by Philip Suter
I have been a regular visitor to Antibes for the past twelve years, although I first got a glimpse back in 1961 on a family holiday. The old arch overlooking Port Vaubaun still looks like it did all those years ago.
Many visitors who fly into Nice will see Antibes and all those yachts and boats as they approach the runway at Nice. If you are flying through France you will suddenly see the sea on the horizon and the plane will turn left just over Cannes and follow the coast for the remainder of the journey.
The port of course has changed and increased in size to accommodate
all those "super yachts" that you can see from the historic
old town walls over that arch. Some of these yachts even have
their own helicopter and there are numerous companies involved
in maintenance and food supplies.
Roman Abramovich keeps one his yachts there, however the port
is still not big enough for vessels that are even bigger and
an extension is planned.
Just outside the old town walls opposite the port is a large area of land, this has been used as car parking for many years, but had to be closed when an exhibition was being held on the site. The town decided to solve the parking and exhibition problem by building a 600 place underground car park and the open land above will hold exhibitions and other events. The project is due to be finished in the summer of 2013.
If you are visiting Antibes by car, it is best to park it. You can park in the port area, or for a really long interesting walk park in the car park opposite Fort Carre.
You can then see many of the yachts and visit Le Nomade sculpture by Jaume Plensa en route.
As you walk into the old town (Vieille Ville d'Antibes) up the hill past the English book shop on the left and look at view over the small sheltered beach and harbour.(below left)
Continue that walk and visit the Musée Picasso on the right of the battlements. It is open all year except on Mondays. It is closed on New Years day, 1st May, 1st November and Christmas day and is well worth a visit.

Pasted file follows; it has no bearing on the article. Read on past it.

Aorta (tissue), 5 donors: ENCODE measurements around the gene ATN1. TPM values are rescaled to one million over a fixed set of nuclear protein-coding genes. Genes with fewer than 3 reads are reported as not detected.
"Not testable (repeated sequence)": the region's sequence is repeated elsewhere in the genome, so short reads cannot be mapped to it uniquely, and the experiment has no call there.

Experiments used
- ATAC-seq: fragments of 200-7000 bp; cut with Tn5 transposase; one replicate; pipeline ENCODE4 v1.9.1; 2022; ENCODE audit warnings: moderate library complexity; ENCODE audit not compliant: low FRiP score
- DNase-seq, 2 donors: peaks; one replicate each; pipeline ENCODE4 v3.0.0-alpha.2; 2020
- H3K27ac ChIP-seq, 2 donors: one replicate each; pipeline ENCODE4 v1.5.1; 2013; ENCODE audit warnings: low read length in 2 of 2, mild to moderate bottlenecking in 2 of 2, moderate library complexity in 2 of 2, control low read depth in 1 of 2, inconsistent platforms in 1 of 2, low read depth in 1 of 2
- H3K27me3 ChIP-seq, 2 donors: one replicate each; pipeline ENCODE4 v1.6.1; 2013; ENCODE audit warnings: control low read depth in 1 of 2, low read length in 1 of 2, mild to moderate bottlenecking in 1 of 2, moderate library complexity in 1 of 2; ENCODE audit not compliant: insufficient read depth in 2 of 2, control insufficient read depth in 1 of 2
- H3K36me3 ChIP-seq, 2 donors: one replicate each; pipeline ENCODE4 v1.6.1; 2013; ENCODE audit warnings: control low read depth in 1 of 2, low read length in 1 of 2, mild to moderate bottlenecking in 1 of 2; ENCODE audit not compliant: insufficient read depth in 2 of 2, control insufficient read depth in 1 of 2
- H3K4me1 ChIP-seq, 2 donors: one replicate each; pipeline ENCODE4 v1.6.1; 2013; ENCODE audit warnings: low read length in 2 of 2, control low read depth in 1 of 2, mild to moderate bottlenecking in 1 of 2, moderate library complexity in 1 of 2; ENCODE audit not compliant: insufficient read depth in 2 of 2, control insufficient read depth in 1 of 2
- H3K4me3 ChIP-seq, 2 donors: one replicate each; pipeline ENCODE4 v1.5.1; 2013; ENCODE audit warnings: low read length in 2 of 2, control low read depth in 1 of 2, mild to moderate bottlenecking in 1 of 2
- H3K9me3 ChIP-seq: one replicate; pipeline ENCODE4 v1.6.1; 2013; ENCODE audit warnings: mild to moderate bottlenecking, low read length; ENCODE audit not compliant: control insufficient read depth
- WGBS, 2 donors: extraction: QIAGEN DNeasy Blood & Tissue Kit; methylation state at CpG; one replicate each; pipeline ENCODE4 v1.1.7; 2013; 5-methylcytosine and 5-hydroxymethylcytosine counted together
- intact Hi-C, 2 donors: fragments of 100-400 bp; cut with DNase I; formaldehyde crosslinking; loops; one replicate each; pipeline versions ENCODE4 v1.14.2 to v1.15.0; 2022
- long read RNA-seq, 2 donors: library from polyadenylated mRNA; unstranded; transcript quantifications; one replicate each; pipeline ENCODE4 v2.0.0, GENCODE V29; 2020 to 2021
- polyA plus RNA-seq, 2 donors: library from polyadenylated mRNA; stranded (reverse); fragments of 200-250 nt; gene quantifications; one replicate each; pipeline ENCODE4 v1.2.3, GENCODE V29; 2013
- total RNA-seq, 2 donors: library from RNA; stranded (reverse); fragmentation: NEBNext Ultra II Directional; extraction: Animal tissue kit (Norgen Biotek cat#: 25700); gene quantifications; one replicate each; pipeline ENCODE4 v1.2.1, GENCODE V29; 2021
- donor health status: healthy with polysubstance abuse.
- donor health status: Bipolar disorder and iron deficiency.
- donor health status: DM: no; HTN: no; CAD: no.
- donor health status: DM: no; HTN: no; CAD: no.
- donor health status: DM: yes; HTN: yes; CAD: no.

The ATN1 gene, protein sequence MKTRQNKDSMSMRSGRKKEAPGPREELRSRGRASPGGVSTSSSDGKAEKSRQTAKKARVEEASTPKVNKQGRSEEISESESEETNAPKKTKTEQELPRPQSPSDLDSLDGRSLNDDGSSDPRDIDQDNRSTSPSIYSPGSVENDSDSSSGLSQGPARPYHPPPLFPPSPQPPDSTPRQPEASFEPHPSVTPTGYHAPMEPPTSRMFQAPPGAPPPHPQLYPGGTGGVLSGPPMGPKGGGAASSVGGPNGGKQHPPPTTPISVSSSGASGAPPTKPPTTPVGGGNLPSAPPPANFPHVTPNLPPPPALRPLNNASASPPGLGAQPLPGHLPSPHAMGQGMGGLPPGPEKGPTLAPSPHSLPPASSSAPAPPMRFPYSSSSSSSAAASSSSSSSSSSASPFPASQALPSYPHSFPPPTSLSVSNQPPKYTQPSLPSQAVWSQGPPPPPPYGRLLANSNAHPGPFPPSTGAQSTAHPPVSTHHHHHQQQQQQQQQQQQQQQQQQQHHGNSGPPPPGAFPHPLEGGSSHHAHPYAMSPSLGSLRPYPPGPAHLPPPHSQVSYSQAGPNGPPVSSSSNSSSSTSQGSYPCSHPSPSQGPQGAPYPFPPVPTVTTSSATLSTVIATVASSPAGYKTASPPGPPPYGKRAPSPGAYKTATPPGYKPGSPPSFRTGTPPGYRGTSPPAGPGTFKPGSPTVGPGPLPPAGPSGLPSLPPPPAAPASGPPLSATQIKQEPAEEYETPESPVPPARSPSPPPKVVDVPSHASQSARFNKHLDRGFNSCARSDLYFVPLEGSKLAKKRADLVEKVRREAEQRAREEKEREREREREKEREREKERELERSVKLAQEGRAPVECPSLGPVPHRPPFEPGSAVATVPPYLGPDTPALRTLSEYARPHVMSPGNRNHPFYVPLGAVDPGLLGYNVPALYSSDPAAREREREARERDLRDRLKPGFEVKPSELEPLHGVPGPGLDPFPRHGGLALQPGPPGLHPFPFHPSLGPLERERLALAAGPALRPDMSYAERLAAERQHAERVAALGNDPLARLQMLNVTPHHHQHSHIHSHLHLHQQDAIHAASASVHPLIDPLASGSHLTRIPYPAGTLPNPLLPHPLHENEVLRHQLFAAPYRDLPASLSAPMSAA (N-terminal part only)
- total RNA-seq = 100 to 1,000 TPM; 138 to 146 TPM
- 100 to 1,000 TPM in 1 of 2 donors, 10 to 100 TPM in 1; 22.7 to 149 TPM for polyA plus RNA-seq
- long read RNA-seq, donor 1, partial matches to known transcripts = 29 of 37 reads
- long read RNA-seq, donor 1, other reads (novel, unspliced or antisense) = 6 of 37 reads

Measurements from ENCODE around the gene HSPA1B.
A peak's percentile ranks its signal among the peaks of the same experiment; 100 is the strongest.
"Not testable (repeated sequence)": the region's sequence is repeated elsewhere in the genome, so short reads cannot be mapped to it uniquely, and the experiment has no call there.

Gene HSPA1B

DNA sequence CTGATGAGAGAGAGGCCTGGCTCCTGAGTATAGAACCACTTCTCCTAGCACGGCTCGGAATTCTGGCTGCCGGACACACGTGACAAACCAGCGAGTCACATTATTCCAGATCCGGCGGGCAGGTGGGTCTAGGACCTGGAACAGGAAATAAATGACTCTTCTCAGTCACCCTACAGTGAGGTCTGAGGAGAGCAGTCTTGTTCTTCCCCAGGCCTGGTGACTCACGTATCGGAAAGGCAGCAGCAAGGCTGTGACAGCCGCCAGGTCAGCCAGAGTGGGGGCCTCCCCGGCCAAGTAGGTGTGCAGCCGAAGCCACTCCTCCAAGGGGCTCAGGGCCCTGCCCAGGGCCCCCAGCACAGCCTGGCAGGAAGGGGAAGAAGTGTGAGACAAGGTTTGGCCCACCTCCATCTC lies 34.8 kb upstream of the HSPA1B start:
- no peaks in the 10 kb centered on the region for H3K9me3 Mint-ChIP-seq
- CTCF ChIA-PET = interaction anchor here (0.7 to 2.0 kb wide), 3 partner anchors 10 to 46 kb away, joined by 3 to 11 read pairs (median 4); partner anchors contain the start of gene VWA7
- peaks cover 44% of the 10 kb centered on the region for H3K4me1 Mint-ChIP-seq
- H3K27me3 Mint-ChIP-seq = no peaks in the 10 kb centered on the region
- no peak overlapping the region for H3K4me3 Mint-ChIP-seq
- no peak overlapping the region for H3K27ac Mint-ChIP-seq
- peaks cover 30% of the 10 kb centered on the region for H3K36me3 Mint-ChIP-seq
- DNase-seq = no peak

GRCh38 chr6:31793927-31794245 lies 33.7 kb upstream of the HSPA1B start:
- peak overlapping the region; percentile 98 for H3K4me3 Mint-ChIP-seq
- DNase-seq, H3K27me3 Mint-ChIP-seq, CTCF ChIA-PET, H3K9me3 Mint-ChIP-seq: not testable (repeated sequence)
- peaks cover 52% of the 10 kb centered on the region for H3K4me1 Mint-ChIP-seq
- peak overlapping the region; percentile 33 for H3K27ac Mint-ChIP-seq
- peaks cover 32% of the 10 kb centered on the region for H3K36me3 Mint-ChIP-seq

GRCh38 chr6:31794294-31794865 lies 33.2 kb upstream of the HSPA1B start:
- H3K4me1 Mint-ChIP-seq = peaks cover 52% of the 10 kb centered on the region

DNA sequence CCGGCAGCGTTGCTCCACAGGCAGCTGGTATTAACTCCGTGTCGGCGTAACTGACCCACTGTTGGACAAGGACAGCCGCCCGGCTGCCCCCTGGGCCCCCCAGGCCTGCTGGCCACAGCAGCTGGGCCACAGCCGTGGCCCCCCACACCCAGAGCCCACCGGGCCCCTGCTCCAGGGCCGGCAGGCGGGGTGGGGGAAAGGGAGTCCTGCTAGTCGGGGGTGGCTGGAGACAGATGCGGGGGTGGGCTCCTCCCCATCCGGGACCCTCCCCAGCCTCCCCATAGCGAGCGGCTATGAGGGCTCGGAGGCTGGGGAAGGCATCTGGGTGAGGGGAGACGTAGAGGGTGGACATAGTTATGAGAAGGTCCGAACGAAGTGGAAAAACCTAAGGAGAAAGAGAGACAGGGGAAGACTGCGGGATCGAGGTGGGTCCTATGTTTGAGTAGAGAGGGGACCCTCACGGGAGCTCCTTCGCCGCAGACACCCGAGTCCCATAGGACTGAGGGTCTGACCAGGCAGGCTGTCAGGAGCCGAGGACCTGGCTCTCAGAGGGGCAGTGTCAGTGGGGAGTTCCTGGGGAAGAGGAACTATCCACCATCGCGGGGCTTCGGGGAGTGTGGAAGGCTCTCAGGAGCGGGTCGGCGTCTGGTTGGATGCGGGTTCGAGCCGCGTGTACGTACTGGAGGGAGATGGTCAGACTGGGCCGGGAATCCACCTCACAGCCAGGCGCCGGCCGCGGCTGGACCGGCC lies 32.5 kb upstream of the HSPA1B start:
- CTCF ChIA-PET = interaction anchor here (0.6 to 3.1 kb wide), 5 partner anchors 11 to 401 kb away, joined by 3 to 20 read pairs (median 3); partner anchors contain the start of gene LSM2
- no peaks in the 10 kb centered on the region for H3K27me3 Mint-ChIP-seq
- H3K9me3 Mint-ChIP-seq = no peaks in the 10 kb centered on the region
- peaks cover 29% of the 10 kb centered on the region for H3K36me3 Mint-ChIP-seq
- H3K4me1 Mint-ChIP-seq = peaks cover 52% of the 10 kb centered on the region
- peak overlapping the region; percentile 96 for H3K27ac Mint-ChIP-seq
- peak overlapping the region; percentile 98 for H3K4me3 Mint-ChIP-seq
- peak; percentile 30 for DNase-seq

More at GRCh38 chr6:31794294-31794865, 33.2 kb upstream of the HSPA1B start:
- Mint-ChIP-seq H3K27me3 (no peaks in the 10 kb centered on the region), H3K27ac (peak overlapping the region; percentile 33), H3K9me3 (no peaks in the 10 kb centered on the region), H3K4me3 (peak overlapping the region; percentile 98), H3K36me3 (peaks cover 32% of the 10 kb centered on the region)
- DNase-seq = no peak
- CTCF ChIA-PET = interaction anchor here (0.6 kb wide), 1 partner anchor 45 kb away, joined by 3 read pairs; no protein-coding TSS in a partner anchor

You can continue your walk along the sea front past an area where local play boules and within site of the streets of the main town of Antibes. Continue past the plage de la Salis (they have firework displays in this area on Bastille day) which is a very well maintained public beach with plenty of car parking, although can be rather busy in July and August.
At the end of the beach is a picturesque harbour and opposite
that a stepped walkway leading to the lighthouse (Phare
de la Garoupe) area on Cap d'Antibes. You can also
drive up there as it quite a climb and at the top the seafarers
chapel (Nôtre Dame des Amoureux ) is well worth a visit
recording the victims of drowning in the sea below. The views
are magnificent day or night.
of taking those stairs up, start walking around Cap d'Antibes,
in the early evening it is a joggers paradise. The houses
are expensive, you will also find for sale signs in three
languages nowadays. French, English and Russian. At this point
you might want to turn back as it is a long walk to Juan-Les-Pins
and collect your car.
Instead of taking those stairs up, start walking around Cap d'Antibes, in the early evening it is a joggers paradise. The houses are expensive, you will also find for sale signs in three languages nowadays. French, English and Russian. At this point you might want to turn back as it is a long walk to Juan-Les-Pins and collect your car.
Follow the route back past the beach and stop and take a look at the view of the old town with the odd picture in the painters trail, near the Royal Beach restaurant. Instead of walking around the walls of the old town go downhill (and up) into the old town itself. Here you will find the historic market place. This is always full of activity, from produce being sold to artworks available and tables and chairs galore from local restaurants.
At one end of the market place is the Hôtel de Ville - town hall. Take one of the streets opposite and you can spend ages exploring the old town itself.
Once you have down this Collect your car and drive along the ramparts past the plage de la Salis and onto the road going around Cap d'Antibes. Turn left into baie de la garoupe and if you want another walk park your car here and venture around the walking area of the Cap. It is well worth a visit.
Move on and drive past the very smart Hôtel du Cap, The Oetker Collection owns the hotel now and apparently the hotel (like many others) closed for the summer until in the early 1930s the owners were persuaded to open it. Summer holidays suddenly came along. Just past this magnificent hotel you will see the Musée Naval et Napoléonien (Museum).
Take a few more gentle bends and ahead of you will be Juan-les-Pins.
Back in the 1880's it was a quiet little fishing village and in the 1960's became a resort for the "jet set" according "Where Do You Go To (My Lovely)?", by the singer Peter Sarstedt.
(Image © copyright Gilles Lefrancq) Today it is a very popular town and the music continues with the annual Juan-les-Pins Jazz Festival - Jazz à Juan (see the cotedazurrental.com comprehensive feature here) this is normally held in July over a period of ten days in the evening with a magnificent setting in the Pinède overlooking the Mediterranean Sea
There are kilometers of beaches at Juan-les-Pins, public and private and they go on right out past Golfe-Juan on the way to Cannes.
Enjoy your visit to Antibes, the Cap and Juan-les-Pins
Suter jml Property Services - January 2013
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